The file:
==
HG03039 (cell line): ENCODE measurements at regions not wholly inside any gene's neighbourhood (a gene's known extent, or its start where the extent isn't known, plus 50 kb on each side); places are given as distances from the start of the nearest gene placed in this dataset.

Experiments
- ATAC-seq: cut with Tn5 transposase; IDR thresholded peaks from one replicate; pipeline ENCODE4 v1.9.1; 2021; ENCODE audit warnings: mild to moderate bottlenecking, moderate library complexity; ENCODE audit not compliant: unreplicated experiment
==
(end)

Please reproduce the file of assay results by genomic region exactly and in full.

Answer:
HG03039 (cell line): ENCODE measurements at regions not wholly inside any gene's neighbourhood (a gene's known extent, or its start where the extent isn't known, plus 50 kb on each side); places are given as distances from the start of the nearest gene placed in this dataset.

Experiments
- ATAC-seq: cut with Tn5 transposase; IDR thresholded peaks from one replicate; pipeline ENCODE4 v1.9.1; 2021; ENCODE audit warnings: mild to moderate bottlenecking, moderate library complexity; ENCODE audit not compliant: unreplicated experiment